Hundreds of flickering candles shone through the darkness at the annual Relay for Life in Lake Nona, each one representing a life affected by cancer. And as College of Medicine participants gathered at the huge fundraiser for the American Cancer Society, the battle to cure the disease was a personal one. First-year medical student Robert Lisac was diagnosed with leukemia at age 12. College of Medicine admissions coordinator Wandy Cruz-Velázquez lost her 15-year-old cousin, Caleb, to brain cancer just days before the relay.

“I’m here to support them, even though it’s been really hard for me,” Cruz-Velázquez said. “It hasn’t even been two weeks since Caleb left us, but I just feel like my heart is in it.”

The Lake Nona Relay brought in more than 200 participants April 4-5 who walked all night in shifts, so someone was constantly moving on the track at Lake Nona High School. Many stayed overnight in tents, until the event officially ended at 8 a.m. the next morning. Twenty College of Medicine students participated in the relay, and the college’s student acapella choir performed the national anthem and serenaded the crowd during a survivor’s dinner. The 25 participating teams raised more than $25,000 for cancer research.

The event included a memorial for those who had lost their cancer battle. Participants lined the high school’s track, each holding a candle. At 9 p.m., all the lights were turned out, making the stadium lit only by the hundreds of candles, some assembled on the bleachers to spell out the word HOPE. Twelve speakers each read a passage, dedicated to the 12 months of the year, and describing the events the late cancer patient had missed. Lisac lit each of their candles in his role as the Lake Nona Relay for Life mission chair.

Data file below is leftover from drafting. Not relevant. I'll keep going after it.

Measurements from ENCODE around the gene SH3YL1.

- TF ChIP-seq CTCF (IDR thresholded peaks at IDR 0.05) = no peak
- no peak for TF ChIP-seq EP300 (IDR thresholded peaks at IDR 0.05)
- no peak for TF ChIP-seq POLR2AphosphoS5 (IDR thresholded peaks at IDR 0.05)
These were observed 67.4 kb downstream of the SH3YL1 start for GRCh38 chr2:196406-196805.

He talked about how his grueling battle with cancer had ultimately led to his dream of becoming a healer. “It was basically four years of the worst treatment you can imagine, I had a hip replacement after two years, two knee replacements… just a real complicated battle with cancer,” he said. After receiving a bone-marrow transplant, Lisac has been cancer-free since high school. “My experience with leukemia is what led me to med school,” he said. “Spending so much time with doctors was an eye-opening experience, and I couldn’t see myself doing anything else for a living.”

First-year medical student Chad Selph, joined the walk in memory of two people who perished from cancer – his grandfather who died of leukemia four years ago, and his friend’s mother, who just recently lost her battle. “I don’t know when we will find the true cure for cancer, but I’m hoping if we do, that everyone will have the benefit of knowing that this might have been part of it,” he said.

Cruz-Velázquez has been a leader at the Relay for Life for the last several years after losing her father to cancer. This year, she turned the leadership over to students, in part because she was helping her family care for Caleb, who was diagnosed with cancer last summer and died eight months later.

“The idea is to eradicate cancer someday, and that idea excites me because way too many people are losing their lives to this disease,” she said. “I think that the cure exists, and hopefully I’ll be a part of helping get it.”

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